Baptist beliefs and principles
Baptist churches do not have a central governing authority. Therefore, beliefs are not totally consistent from one Baptist church to another, especially beliefs that may be considered minor. However, on major theological issues, Baptist distinctive beliefs are held in common among almost all Baptist churches.
Baptists share so-called "orthodox" Christian beliefs with most other moderate or conservative Christian denominations. These would include beliefs about one God; the virgin birth; miracles; atonement through the death, burial, and bodily resurrection of Jesus; the Trinity (the divinity of Jesus and the Holy Spirit, together with God the Father); the need for salvation (through belief in Jesus Christ as the son of God, his death and resurrection, and confession of Christ as Lord); grace; the Kingdom of God; last things (Jesus Christ will return personally and visibly in glory to the earth, the dead will be raised, and Christ will judge everyone in righteousness); and evangelism and missions. Some historically significant Baptist doctrinal documents include the 1689 London Baptist Confession of Faith, 1742 Philadelphia Baptist Confession, the 1833 New Hampshire Baptist Confession of Faith, the Southern Baptist Convention's Baptist Faith and Message, and written church "covenants" which some individual Baptist churches adopt as a statement of their faith and beliefs.
Baptists generally believe in the literal Second Coming of Christ at which time God will sit in judgment and divide humanity between the saved and the lost (the Great White Throne judgment Revelation 20:11) and Christ will sit in judgment of the believers (the Judgment Seat of Christ 2 Corinthians), rewarding them for things done while alive. Beliefs among Baptists regarding the "end times" include amillennialism, dispensationalism, and historic premillennialism, with views such as postmillennialism and preterism receiving some support.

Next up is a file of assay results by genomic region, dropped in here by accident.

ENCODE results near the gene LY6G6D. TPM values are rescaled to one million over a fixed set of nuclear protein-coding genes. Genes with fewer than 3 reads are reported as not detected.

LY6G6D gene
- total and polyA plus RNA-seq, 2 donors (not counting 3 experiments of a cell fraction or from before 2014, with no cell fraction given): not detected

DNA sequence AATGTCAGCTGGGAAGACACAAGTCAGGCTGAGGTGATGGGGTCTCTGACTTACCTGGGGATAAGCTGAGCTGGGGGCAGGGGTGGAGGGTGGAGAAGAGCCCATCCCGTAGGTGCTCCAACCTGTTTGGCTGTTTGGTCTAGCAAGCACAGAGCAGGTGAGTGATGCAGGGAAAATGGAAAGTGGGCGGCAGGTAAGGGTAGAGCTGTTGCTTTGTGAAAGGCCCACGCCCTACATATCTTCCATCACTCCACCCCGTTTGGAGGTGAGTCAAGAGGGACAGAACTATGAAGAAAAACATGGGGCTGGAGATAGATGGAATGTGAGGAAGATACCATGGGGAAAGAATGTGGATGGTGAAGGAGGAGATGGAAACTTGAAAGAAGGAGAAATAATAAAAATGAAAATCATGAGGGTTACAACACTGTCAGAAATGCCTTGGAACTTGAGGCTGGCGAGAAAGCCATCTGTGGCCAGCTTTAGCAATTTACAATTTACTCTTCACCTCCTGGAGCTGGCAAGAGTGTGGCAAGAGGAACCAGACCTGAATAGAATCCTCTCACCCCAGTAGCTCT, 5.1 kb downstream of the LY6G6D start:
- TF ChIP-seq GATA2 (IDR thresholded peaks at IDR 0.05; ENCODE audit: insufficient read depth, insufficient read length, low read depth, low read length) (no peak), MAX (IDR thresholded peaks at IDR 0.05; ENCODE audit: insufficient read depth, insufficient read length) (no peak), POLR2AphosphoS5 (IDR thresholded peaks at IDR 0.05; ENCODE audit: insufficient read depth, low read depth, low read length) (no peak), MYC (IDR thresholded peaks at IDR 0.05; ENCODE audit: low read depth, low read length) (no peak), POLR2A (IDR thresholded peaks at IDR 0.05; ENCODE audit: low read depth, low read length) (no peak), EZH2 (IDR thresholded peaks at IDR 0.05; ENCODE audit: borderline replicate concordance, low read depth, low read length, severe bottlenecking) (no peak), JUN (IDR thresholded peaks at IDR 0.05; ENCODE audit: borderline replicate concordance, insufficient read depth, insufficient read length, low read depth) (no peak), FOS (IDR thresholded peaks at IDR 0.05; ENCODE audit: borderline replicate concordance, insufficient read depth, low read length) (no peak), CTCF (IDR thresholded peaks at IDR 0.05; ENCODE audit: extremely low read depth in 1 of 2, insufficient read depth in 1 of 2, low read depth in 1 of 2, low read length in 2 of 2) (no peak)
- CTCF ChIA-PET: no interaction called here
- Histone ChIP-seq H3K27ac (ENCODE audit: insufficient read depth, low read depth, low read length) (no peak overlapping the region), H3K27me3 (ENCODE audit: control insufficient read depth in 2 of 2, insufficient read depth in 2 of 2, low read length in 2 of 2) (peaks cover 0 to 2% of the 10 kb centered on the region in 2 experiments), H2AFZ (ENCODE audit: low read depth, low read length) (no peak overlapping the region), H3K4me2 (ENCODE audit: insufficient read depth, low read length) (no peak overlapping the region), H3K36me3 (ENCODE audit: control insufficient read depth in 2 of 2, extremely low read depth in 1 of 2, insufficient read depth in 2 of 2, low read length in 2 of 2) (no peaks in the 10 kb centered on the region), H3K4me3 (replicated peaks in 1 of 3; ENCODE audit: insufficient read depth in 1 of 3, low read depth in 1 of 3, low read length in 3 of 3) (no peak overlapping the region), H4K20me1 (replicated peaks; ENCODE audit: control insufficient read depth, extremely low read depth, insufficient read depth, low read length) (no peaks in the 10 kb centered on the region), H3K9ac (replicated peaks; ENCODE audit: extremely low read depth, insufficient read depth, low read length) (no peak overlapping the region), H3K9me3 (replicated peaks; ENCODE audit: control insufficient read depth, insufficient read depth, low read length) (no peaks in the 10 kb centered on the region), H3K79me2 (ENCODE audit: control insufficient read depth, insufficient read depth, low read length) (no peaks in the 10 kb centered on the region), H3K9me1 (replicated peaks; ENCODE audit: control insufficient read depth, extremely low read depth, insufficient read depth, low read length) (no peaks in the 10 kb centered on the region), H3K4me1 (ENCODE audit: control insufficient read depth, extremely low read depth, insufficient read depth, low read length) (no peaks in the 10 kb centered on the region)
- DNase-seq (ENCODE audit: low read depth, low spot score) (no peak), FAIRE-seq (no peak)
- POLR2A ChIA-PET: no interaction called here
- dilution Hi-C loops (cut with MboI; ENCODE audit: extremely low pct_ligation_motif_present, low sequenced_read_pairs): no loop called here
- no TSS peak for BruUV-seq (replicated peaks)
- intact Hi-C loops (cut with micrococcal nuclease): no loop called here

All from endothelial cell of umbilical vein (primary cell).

Most Baptist traditions believe in the "Four Freedoms" articulated by Baptist historian Walter B. Shurden
The polity of autonomy is closely related to the polity of congregational governance. Just as each Baptist priest with soul competency is equal to all other Baptists in a church, so each church is equal to every other church. No church or ecclesiastical organization has authority over a Baptist church. Churches can properly relate to each other under this polity only through voluntary cooperation, never by any sort of coercion. Furthermore, this Baptist polity calls for freedom from governmental control.
Beliefs that vary among Baptists
Because of the importance of the priesthood of every believer, the centrality of the freedom of conscience and thought in Baptist theology, and due to the congregational style of church governance, doctrine varies greatly between one Baptist church and another (and among individual Baptists) especially on the following issues:
The Sabbath Debate
As would be expected amongst any people who hold to freedom of conscience, there have historically been a small number of Baptists who have held to some form of Sabbatarian doctrine.
A majority of Baptists believe that the Sabbath has been transferred to Sunday. Most Baptists who attend worship services on Sunday do so in memory of Christ's resurrection or due to some form of "eighth day" theology.
There is a small but influential group known as the Seventh Day Baptists. Some attempt to trace their origins to earlier Anabaptist or pre-Reformation sects however most acknowledge that the denomination was established in the early seventeenth century in England. Seventh Day Baptists may be either General or Particular Baptists but they are united in their observance of the Sabbath on Saturday, the seventh day of the week. Although the degree to which they observe the Sabbath varies from person to person, from congregation to congregation, there is a consensus within their circles that none should judge the spirituality of another's personal practices.